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WISTAR INSTITUTE RESPONDS TO ROLLING STONE ARTICLE

 WISTAR INSTITUTE RESPONDS TO ROLLING STONE ARTICLE
 PHILADELPHIA, March 6 /PRNewswire/ -- The following was issued today


by The Wistar Institute:
 The March 19 issue of Rolling Stone magazine contains an article by freelance writer Tom Curtis claiming that an oral polio vaccine originally developed by former Wistar Institute Director Hilary Koprowski, M.D., might be associated with the origin of AIDS.
 Dr. Koprowski began work on the vaccine in 1946, when he was a researcher at the Lederle Laboratories in Pearl River, N.Y. He came to Philadelphia as director of The Wistar Institute in 1957 and continued to work on the vaccine, which was widely used for the immunization of humans in the Belgian Congo (an area that now comprises Zaire, Rwanda and Burundi), where there had been at least four epidemic outbreaks of paralytic poliomyelitis. Dr. Koprowski's oral polio vaccine was also widely used in Poland and Switzerland.
 Like other polio vaccines developed by Dr. Jonas Salk and Dr. Albert B. Sabin, the Koprowski vaccine was grown in kidney tissues obtained from monkeys. The Rolling Stone article hypothesizes that the AIDS epidemic might have originated from vaccine containing an undetected simian (monkey) retrovirus. However, while viruses similar to the HIV virus have been identified in monkeys, none has ever been found which is identical to the virus that causes AIDS in humans. The author of the Rolling Stone article raises the theoretical possibility that a retrovirus contamination of the polio vaccine could have occurred and might have, under certain circumstances, triggered the AIDS disease.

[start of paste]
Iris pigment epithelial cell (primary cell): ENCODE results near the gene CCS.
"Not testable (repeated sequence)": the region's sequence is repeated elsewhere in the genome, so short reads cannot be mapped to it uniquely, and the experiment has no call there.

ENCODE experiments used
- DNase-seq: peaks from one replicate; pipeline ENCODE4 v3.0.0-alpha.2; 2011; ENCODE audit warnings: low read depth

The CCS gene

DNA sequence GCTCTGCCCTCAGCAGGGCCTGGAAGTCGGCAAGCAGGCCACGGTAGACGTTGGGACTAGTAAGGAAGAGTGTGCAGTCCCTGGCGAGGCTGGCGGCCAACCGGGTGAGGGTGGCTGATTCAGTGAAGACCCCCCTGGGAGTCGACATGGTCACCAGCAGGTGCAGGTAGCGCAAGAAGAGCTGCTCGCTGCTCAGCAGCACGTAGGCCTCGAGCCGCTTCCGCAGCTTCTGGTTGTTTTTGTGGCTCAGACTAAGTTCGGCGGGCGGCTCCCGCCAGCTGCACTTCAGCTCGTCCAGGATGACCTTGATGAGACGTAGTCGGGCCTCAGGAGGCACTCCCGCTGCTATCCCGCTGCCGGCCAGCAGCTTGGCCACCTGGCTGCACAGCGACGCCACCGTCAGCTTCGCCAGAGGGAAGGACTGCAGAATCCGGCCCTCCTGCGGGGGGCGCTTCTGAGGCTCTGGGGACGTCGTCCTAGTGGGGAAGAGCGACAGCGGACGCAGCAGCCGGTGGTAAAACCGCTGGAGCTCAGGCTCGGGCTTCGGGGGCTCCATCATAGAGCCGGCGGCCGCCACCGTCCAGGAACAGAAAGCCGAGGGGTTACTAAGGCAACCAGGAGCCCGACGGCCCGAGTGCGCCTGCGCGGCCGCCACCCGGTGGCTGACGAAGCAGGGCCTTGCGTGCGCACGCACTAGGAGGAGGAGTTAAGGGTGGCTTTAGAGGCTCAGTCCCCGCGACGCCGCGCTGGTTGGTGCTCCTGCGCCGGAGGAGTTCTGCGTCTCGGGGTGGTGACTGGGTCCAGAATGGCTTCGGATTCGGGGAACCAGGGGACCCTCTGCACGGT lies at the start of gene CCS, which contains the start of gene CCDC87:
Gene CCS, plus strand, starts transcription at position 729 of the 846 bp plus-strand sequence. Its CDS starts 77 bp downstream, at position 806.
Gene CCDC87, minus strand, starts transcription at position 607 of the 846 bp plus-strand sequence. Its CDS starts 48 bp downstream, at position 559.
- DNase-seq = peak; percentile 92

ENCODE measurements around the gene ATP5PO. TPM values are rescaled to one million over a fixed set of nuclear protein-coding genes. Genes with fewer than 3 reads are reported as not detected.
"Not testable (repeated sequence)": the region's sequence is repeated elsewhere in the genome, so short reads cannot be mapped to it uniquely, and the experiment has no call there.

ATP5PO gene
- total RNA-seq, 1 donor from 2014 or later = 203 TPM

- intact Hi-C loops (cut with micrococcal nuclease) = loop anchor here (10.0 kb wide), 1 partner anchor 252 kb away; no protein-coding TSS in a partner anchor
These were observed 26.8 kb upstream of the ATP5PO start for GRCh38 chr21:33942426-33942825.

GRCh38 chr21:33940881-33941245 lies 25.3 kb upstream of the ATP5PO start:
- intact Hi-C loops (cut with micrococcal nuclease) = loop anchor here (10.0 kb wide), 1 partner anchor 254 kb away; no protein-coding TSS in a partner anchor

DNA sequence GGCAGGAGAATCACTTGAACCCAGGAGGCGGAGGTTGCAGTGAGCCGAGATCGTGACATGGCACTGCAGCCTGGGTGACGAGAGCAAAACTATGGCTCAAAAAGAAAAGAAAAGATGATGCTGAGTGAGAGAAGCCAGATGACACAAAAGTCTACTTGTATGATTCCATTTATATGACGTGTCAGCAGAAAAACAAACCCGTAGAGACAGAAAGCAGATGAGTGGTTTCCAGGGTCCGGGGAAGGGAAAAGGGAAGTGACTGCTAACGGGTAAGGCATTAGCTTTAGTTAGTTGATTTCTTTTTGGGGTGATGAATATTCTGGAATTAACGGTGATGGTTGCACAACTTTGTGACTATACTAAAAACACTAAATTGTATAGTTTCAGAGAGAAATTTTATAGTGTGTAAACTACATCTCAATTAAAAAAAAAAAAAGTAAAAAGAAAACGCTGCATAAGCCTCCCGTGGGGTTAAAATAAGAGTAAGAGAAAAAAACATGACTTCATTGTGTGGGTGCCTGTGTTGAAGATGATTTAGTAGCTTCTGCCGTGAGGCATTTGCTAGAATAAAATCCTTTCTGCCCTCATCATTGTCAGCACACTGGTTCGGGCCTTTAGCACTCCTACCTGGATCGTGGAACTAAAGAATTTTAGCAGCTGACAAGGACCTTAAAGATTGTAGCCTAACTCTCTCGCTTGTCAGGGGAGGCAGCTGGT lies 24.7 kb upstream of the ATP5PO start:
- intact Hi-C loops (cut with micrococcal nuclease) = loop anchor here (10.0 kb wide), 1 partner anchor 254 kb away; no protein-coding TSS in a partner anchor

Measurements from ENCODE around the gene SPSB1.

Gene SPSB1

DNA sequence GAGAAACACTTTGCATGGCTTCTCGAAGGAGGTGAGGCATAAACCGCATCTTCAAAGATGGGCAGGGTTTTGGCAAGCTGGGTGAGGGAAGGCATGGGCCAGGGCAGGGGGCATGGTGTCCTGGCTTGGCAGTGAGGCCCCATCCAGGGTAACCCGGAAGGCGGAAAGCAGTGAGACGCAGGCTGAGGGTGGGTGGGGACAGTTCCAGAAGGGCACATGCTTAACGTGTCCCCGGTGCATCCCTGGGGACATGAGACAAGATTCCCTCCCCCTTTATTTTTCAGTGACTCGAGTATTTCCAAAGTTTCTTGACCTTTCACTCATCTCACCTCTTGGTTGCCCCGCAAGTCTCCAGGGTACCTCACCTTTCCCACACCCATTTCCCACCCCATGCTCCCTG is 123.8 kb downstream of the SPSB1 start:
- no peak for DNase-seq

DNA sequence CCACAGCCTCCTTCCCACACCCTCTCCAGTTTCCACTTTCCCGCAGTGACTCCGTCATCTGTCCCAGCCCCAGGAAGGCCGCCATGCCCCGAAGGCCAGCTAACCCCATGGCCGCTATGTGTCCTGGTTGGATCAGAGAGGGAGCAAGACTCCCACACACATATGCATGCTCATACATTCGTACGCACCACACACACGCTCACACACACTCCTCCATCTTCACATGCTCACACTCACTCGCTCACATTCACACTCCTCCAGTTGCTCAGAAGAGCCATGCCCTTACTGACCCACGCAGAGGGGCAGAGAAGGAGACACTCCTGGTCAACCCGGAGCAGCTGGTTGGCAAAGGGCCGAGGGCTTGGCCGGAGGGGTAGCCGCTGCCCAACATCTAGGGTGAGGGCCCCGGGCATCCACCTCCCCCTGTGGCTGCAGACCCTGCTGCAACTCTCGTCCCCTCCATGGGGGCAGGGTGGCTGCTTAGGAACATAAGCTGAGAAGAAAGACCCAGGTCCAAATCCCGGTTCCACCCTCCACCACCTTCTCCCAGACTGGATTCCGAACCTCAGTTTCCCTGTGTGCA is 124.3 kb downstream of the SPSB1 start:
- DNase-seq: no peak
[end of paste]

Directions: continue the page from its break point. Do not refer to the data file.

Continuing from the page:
Although the author cites only circumstantial factors in presenting his hypothesis, Wistar Director Giovanni Rovera, M.D., has called for establishment of a committee to evaluate the Rolling Stone speculations "in the interests of responsible scientific research and accurate reporting." The committee will be named shortly, and will include prominent scientists from outside the Institute (as well as from within).
 During the polio epidemic -- which raged through the 1940s and 50s, striking more than 22,000 people in the U.S. a year -- many virologists conducted research to develop an effective vaccine to eradicate the disease, most notably: Dr. Koprowski, Dr. Sabin, at Children's Hospital in Cincinnati; and Dr. Salk, at the University of Pittsburgh and, later, at the University of Michigan. The Rolling Stone article focuses on efforts of these and other scientists to develop vaccines, which ultimately saved millions of people from the tragic effects of polio virus.
 The Wistar Institute, one of the nation's leading biomedical research organizations, has maintained a reputation for pioneering work and ground-breaking accomplishments since its founding 100 years ago. The Institute is well known in the world scientific community for its achievements in the development of antiviral vaccines, such as the rubella (German measles) and rabies vaccines, as well as for research on the diagnosis and treatment of cancer.
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 /CONTACT: Warren B. Cheston, Ph.D., of The Wistar Institute, 215-898-3706/ CO: The Wistar Institute; Rolling Stone magazine ST: Pennsylvania IN: MTC SU:


MK-LJ -- PH007 -- 5807 03/06/92 10:50 EST
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Date:Mar 6, 1992
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